Since I started my micro-movement of non-compliance, I have been terrified of the consequences of pushing back. ‘You’re going to get punched in the face one day,’ my mother has oft said following a small act of perceived surliness or, as I like to call it, standing up for myself. I’ve been screamed at. Ridiculed. Glared at. But what I take these reactions to show is the genuine and deep-seated fear that men have when we challenge the expectation that we’ll comply.

Some examples:

1.

I hadn’t seen him for a decade, yet every few years he’d crop up on messenger and just check in and say hi. Somehow, I would fold into myself and become 16 year old Naomi, on the cusp of her first heartbreak. Anxious to do everything right lest I made something go wrong. I was so eager for his approval. I was so eager to keep him happy and not upset him.

As each conversation ended and I morphed back into 30 year old Naomi, I’d feel sick afterwards. So unaccustomed to this role of subservience, of ego-stroking. Is this what it feels like, really, underneath all the superficial male-awarded affirmation, to be a cool girl? To comply?

So it went until he caught me on a day when I was grumpy, busy and NOT in the mood to listen to white boys playing four chords on the guitar and expecting me to swoon.

‘You’re still into music aren’t you,’ he asked. ‘Wanna listen to a song I recorded?’

‘No thank you,’ I said. ‘I would find it awkward. You know I’ve taken music seriously my entire life. I’ve performed professionally. For a brief moment it was going to be my career. I tend to want to offer constructive criticism. If you enjoy playing that’s great. You don’t need to know what I think to enjoy music and I’m worried that what I think won’t be what you want to hear.’

This honest response unleashed a flood of comments that I was a stuck up bitch with massive tickets on myself and that I was incredibly rude and by the way I was really unattractive.

I just really didn’t want to listen to him play the guitar.

 

2.

‘You should get a job here!’ A smartly-dressed older man beamed at me.

I broke from the conversation I had been maintaining in my head while I waited in the queue to return his comments with an expression that said, ‘Huh?’

‘Here, at Priceline! You’d look gorgeous in their pink uniform.’

I looked down at my orange, undoubtedly food-splattered shirt and to the woman behind the counter wearing a pink blouse and a humiliated expression.

‘Pretty in pink! You should get a job here because you’d be pretty in pink!’

‘I have three degrees and an important government job. But I’ll throw all that away for the chance to be pretty in the uniform of your choosing.’

‘It was just a compliment! You don’t need to be sarcastic.’

I’m guessing the correct reaction was to laugh merrily and accept his gaze.

 

3.

I was at a wedding, a handful of friends and I taking a break in the fresh air from the furious dancing.

‘Do you guys have a lighter?’ An unknown wedding guest approached our group.

‘Sorry, none of us smoke,’ I said. ‘But those guys over there were just smoking so perhaps they can help out?’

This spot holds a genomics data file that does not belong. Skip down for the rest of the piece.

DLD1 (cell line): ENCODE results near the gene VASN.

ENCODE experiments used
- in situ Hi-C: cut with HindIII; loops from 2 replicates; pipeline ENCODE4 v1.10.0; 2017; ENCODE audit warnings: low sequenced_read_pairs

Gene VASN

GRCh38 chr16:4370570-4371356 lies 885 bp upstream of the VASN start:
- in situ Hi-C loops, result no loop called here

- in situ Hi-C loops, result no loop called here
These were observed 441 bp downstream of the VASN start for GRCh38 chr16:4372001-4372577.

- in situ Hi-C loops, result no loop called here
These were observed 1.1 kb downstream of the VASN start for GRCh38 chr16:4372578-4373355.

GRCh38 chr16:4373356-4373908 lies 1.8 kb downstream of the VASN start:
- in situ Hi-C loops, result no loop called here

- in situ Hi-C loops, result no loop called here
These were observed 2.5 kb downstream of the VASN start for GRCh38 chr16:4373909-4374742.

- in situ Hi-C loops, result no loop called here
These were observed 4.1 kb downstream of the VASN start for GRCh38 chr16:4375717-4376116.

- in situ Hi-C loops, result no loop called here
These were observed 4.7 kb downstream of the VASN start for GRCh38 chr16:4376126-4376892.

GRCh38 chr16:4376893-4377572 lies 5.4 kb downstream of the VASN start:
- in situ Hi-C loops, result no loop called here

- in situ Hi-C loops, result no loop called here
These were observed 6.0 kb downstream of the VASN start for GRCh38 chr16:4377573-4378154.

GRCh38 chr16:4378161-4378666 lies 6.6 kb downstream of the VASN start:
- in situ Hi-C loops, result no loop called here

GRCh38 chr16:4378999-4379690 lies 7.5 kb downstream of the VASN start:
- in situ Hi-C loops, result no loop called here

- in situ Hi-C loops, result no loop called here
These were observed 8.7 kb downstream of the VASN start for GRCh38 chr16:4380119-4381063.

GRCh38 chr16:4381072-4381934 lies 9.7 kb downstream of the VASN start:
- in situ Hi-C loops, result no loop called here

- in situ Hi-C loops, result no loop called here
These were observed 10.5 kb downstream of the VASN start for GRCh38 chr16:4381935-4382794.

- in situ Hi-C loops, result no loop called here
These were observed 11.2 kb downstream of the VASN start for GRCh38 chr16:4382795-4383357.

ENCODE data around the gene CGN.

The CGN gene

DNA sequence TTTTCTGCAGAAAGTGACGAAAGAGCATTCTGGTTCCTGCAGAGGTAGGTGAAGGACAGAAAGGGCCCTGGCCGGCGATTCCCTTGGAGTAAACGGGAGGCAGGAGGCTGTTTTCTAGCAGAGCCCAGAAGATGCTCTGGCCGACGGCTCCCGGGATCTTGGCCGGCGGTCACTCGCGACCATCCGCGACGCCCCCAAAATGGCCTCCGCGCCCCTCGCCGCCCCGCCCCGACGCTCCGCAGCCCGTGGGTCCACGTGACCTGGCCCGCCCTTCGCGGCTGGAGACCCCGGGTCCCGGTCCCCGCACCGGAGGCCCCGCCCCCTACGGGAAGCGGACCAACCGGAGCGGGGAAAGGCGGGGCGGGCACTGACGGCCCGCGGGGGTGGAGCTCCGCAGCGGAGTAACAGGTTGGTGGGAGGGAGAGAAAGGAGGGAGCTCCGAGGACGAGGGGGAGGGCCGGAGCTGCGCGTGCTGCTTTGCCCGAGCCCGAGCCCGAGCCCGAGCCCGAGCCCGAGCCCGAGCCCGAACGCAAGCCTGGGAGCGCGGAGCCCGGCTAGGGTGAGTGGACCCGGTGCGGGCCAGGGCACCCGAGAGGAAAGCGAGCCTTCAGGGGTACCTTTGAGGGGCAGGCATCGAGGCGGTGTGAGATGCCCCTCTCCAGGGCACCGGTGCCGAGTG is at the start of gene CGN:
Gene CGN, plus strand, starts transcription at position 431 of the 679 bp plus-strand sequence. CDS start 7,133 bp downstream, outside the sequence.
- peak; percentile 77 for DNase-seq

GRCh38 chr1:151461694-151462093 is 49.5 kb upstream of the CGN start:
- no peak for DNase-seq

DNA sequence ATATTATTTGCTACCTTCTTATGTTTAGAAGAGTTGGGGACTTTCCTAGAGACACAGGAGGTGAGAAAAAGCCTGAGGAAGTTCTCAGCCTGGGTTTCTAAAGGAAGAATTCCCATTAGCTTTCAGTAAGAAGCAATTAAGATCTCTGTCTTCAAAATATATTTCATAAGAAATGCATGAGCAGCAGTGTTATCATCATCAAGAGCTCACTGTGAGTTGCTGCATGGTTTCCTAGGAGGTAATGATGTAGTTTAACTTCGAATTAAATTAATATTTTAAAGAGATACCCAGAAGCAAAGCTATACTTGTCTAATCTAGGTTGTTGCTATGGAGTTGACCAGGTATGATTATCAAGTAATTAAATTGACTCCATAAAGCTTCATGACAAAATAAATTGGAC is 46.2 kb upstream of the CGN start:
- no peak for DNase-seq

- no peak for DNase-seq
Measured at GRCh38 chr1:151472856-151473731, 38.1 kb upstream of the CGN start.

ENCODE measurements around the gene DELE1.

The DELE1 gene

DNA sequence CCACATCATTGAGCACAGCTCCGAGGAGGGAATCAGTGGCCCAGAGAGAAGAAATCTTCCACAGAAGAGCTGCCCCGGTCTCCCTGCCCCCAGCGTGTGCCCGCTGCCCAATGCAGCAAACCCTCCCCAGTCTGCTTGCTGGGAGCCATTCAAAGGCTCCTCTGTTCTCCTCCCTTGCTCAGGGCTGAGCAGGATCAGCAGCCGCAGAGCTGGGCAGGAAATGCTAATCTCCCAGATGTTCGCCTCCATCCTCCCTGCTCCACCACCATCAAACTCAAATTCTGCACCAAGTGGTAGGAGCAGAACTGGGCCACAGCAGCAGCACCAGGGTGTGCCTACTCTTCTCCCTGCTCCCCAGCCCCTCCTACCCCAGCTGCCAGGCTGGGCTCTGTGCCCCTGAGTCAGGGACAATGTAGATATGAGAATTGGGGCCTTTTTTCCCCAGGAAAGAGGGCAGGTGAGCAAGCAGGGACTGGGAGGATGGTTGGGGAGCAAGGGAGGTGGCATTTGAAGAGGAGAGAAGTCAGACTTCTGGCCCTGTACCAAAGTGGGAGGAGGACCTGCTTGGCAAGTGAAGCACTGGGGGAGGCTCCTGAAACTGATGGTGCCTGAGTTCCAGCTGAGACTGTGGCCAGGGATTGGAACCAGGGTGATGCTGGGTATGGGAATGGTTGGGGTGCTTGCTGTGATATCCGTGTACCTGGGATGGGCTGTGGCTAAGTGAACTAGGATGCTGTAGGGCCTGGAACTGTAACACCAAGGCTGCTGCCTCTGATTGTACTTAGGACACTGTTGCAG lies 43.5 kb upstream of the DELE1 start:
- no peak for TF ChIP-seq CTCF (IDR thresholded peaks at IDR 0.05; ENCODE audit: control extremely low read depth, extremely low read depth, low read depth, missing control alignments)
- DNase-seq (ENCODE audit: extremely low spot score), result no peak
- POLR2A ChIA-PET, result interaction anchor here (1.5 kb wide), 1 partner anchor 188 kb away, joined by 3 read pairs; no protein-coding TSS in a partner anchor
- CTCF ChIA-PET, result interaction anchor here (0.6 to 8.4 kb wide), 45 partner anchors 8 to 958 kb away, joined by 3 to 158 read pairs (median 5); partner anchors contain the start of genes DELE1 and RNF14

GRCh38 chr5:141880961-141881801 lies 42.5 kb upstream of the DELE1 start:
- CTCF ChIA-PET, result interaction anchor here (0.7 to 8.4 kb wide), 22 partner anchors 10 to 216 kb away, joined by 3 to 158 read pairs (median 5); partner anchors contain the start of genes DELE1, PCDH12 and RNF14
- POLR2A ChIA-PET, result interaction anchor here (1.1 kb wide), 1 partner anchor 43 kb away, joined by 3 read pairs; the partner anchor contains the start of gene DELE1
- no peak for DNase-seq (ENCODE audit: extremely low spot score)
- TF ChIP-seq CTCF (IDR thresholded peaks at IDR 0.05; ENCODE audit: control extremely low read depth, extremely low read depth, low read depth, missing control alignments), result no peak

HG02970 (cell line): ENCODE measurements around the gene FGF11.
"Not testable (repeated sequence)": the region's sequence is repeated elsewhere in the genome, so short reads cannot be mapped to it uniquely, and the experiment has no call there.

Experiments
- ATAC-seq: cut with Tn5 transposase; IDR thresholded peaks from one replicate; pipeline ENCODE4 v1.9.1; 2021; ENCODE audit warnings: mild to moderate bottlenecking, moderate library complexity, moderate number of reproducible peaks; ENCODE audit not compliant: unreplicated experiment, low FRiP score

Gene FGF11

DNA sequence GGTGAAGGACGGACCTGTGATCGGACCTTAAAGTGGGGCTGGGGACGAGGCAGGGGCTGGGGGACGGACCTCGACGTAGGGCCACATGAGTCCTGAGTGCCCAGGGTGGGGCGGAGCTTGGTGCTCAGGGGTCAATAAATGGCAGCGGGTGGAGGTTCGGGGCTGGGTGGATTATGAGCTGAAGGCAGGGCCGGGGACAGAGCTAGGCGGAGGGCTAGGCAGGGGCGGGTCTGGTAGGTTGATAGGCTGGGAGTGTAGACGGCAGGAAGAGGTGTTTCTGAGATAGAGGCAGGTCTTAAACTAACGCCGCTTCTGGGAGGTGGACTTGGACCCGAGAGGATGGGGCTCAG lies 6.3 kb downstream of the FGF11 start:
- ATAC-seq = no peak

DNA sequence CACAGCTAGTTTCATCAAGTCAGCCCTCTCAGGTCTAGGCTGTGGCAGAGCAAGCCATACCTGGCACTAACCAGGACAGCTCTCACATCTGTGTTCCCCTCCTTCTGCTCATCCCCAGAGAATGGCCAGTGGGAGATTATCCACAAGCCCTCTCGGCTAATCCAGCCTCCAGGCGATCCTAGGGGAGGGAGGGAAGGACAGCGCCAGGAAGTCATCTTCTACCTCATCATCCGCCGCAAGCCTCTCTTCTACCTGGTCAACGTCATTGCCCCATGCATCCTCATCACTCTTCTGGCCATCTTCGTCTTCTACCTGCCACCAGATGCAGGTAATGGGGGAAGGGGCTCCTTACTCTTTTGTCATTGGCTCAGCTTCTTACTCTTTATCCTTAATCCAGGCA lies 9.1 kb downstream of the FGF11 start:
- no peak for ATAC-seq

‘Are you trying to get me to fuck off?’ My new acquaintance demanded aggressively.

‘No, I was trying to be helpful. But now you’ve spoken to me like that you can certainly fuck off.’

The atmosphere suddenly shifted. His body language morphed into something larger, squarer, and stronger. His eyes narrowed on me. I saw his hand tighten around the beer bottle he was holding. Women are very, very finely tuned into these atmospheric changes.

Just as it seemed he would explode, my partner calmly said, ‘Mate, she was trying to help and you blew up at her.’

Suddenly, our friend was on more familiar footing: how two white guys sort out a little problem.

‘Oh yeah no worries mate.’ He shook my partner’s hand.

‘No hard feelings love,’ he said to me, ‘give me a hug.’

‘No thank you,’ I said, offering my hand instead.

‘I just want a fucking hug what the fuck is wrong with you.’

It was a friend’s wedding, I was already weakened by one small round of resistance. I listened to the damn guitar and gave him a hug so he would go away, so I didn’t get hit and so I wasn’t rude. It was easier.

Why not just be nice to people instead of assuming the worst? Is what I want not valid? Especially when my niceness is exploited by intentions that are clearly not the best? Why is it so much more horrible to be truthful and honest, to be a non-compliant woman, than to allow myself to be formed into something quieter, meeker, smaller and unhappier? So what if the guy told you to smile where you were in your head about a serious issue? Well, raising a defiant eyebrow might be the first step to having a framework for saying what you really want, what you really feel, when it really matters. I send a question back: why is the scrutiny not directed at those who uphold the shoulds, who react angrily to non-compliance, who exploit the expectation that someone will acquiesce to their wants, who assume we won’t ask for more than we were given. Are not they the ones who should be doing things differently?

For many women, facing the condemnation of non-compliance is too terrifying because our social worth is bound in the approval our every action is given (or not) from men. Not complying will get you yelled at or dumped or hit or raped. So they just listen to the damn guitar. It’s easier. It makes them go away. But it hurts our souls and binds the fabric of compliance even tighter. I imagine that non-compliance allows us to stretch fully, to be radiant and brilliant and powerful without limit. And to imagine the true possibility of a womanhood without shoulds is terrifying in the most beautiful way.